In the title examination in question the abstractor, in looking to what recordations related to the lot on Amoco's plat, would see only these:

1) A deed conveying land from the Bowies to Texas Oil Company, dated February 29, 1968; that is, the Texaco lot to the west of and adjoining the intended lot.

2) A memorandum of lease of land from the Bowies to Sun Oil Company, dated August 16, 1968, which on inspection would be discarded as it did not include the lot under examination and shown on the plat.

3) An amendment to the Bowie-Sun Oil lease to correct the description of the leased lot, dated February 8, 1969.

4) A deed conveying land from the Bowies to the American (now Amoco) Oil Company, dated January 27, 1970, which was the lot shown on the plat.

The indices to land records contain no description of the land affected. On their face, neither the deed to the Texas Oil Company, nor the lease to the Sun Oil Company reflected the land deeded to the American Oil Company the land upon which the title search focused.

Amoco's defense principally is that Bostic undertook, and as a vendee was required, to look to the land records to ascertain whether the plat and the Amoco deed embodied the intended lot. However, this overstates the intendment of any direction by Bostic to Keightley as well as the duty, if any, owed by a purchaser to a fraudulent vendor. At most, Bostic undertook through Keightley to examine the title solely to the conveyed lot, and any duty incumbent upon him would extend no further. As already explained, such an examination would have not disclosed the instant disparity.

Moreover, the case upon which Amoco rests its contention, Shappirio v. Goldberg, 192 U.S. 232, 24 S. Ct. 259, 48 L. Ed. 419 (1904), does not put that obligation upon a vendee. There involved was a small lot in the District of Columbia. To the eye it included a small rectangular portion at the southwest corner of the entire lot. After the sale, the purchaser sued for fraud on the premise that the seller had represented that the small part was included within the purchase of the lot when in truth it was not. The Court held that the vendee was apprised of this fact by the description in the deed to the vendor which the vendor had given the purchaser before the contract of sale was executed by him.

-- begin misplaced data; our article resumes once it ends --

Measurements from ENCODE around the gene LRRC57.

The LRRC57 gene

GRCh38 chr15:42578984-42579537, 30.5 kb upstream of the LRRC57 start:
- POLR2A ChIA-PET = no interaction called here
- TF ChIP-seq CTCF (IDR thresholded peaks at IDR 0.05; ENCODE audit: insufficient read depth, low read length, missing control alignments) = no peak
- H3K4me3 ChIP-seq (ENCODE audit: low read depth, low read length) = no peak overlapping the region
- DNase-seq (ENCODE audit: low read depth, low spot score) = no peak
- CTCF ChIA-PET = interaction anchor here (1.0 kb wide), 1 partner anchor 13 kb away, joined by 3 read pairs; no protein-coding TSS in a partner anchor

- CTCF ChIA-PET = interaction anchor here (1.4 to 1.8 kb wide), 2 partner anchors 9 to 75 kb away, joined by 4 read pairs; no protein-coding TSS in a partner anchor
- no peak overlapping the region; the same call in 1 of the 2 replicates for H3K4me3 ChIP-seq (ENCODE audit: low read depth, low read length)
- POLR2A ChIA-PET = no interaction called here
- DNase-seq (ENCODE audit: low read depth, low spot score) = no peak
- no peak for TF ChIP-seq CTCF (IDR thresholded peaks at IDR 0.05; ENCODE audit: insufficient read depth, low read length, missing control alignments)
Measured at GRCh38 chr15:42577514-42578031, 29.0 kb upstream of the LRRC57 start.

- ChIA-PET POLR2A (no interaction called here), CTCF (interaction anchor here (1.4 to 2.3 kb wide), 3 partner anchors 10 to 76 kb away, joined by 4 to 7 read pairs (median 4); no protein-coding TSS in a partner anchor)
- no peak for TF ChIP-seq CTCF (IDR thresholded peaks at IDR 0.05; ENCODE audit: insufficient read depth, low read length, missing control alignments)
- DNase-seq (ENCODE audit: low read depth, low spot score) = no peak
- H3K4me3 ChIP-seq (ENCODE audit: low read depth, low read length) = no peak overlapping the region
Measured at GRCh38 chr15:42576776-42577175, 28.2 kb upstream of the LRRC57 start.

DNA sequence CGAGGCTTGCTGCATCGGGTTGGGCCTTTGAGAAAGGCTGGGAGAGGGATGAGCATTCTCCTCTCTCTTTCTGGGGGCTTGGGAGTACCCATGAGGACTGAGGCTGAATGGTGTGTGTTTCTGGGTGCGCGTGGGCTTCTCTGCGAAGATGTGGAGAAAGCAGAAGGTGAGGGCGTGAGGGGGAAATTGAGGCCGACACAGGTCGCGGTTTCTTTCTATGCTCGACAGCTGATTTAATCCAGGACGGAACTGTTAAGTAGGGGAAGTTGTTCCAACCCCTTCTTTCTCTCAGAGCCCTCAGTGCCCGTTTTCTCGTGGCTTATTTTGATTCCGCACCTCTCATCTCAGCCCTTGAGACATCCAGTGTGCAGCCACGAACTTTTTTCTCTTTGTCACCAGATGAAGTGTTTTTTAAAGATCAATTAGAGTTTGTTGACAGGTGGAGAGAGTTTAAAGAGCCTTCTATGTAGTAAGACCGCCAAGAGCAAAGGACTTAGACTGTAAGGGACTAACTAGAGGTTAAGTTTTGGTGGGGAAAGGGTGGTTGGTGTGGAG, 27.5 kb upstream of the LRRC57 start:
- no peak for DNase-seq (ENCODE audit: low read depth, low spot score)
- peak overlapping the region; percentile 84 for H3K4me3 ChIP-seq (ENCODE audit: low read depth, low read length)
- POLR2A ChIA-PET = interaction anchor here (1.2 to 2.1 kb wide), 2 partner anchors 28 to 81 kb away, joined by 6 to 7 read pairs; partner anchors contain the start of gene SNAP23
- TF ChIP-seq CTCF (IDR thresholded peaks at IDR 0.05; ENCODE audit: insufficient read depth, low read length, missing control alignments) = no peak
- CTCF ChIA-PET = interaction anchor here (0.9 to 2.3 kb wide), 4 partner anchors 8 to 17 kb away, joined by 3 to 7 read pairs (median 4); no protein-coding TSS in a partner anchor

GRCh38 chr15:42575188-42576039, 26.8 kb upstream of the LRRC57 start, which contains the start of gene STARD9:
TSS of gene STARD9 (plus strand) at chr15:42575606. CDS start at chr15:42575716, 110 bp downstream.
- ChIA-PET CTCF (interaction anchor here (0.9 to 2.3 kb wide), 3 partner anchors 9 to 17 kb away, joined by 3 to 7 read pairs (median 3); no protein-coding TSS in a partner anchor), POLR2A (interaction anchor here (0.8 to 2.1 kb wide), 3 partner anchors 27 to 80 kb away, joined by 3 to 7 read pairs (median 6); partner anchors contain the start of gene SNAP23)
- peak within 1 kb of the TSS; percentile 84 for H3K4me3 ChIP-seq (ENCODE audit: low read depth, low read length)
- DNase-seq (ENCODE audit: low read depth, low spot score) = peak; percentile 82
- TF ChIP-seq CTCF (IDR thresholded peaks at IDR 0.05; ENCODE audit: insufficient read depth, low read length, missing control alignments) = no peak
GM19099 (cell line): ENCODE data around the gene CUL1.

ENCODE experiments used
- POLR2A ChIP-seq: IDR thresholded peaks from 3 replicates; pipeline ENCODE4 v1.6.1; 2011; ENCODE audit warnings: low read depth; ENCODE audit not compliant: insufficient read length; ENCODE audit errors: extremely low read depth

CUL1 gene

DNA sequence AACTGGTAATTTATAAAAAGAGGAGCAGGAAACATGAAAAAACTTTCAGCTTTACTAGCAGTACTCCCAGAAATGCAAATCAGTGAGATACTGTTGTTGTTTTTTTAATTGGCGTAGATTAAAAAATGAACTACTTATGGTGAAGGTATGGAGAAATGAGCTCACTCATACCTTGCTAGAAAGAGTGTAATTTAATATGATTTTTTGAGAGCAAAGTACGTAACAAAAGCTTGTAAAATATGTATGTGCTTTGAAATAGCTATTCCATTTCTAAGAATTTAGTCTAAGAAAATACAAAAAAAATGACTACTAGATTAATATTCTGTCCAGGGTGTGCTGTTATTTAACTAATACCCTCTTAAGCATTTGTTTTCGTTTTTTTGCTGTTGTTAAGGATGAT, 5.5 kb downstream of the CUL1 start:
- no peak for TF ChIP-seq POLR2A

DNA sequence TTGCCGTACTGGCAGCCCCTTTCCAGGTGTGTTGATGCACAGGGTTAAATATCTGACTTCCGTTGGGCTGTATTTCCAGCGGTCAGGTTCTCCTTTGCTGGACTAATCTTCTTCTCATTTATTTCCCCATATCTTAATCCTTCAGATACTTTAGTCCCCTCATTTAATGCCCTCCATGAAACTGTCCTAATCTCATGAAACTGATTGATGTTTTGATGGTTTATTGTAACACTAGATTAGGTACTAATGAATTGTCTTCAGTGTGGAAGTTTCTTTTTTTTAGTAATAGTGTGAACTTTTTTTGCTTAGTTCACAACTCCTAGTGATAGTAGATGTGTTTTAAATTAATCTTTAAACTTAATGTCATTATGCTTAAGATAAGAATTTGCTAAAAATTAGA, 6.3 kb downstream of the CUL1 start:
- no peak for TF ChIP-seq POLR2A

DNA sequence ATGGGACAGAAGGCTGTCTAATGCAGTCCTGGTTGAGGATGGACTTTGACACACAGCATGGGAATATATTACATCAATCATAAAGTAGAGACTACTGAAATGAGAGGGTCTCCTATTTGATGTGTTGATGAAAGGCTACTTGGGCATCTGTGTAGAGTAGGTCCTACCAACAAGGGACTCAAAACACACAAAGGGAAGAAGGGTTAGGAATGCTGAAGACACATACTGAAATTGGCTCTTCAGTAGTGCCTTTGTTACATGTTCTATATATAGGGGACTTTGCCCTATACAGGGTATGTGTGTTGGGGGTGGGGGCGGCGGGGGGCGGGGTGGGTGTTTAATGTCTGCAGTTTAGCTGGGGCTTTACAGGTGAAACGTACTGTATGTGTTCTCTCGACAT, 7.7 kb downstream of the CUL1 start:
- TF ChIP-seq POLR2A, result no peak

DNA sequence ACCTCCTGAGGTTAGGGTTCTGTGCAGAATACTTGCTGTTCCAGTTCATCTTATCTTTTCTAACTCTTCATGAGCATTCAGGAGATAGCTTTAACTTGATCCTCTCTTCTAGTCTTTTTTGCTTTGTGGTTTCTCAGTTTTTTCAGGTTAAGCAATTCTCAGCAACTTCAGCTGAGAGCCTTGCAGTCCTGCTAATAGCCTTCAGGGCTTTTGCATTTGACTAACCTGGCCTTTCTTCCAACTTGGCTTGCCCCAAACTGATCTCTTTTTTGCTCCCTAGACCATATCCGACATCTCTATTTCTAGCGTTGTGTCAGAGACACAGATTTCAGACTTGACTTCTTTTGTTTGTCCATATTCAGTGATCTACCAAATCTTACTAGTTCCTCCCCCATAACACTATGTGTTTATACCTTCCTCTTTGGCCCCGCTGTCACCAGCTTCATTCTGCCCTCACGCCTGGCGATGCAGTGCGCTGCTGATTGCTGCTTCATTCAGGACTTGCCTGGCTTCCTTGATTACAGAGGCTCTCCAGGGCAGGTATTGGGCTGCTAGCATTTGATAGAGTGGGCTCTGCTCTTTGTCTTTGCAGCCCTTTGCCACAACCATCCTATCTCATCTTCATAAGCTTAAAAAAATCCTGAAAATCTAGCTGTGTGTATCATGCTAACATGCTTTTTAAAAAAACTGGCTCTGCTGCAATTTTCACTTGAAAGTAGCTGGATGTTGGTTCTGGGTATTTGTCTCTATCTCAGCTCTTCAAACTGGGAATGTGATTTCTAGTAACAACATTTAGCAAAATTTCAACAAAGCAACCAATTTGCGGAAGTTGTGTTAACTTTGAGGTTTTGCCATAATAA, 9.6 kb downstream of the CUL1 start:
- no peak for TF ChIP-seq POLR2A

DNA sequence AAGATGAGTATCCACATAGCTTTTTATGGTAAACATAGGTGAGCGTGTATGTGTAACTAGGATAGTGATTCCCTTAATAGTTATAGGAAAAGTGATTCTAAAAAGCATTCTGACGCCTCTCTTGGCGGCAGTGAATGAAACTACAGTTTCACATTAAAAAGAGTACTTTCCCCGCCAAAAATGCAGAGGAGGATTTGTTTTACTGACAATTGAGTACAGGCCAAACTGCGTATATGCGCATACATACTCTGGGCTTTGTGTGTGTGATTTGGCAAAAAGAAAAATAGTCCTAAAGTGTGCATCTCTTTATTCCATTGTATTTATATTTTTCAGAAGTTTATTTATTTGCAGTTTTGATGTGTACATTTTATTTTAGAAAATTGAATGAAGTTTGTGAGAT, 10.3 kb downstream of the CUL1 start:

It was in this context that the Court held that since a casual reading of the deed would have disclosed the boundaries of the lot, the purchaser was obligated to avail himself of such information as was at hand, and that having failed to do so he had no claim on the basis of fraud.

Another authority upon which Amoco relies is Farnsworth v. Duffner, 142 U.S. 43, 12 S. Ct. 164, 35 L. Ed. 931 (1891) arising in West Virginia. A grantee under a tax deed agreed to sell the large acreage therein to the plaintiff. The contract set out in detail the many exceptions and provisos in the sale, and conveyance was made accordingly. Some of the vendors had cautioned him against acquiring the property without careful legal advice because tax titles "polecat" or "wildcat" acquisitions are suspect. On plaintiff's suit for damages for fraud in the sale, the holding of the Court was that before consummating the transaction the purchaser had been aware of the serious doubts concerning the title to the contract upon which he based his claims of fraud. In these circumstances, the Court held that there could be no rescission for fraud.

But above all, the reason these two decisions are not precedents here is that in our case, unlike the facts in those cases, no examination of the title to the conveyed lot would disclose the mistake.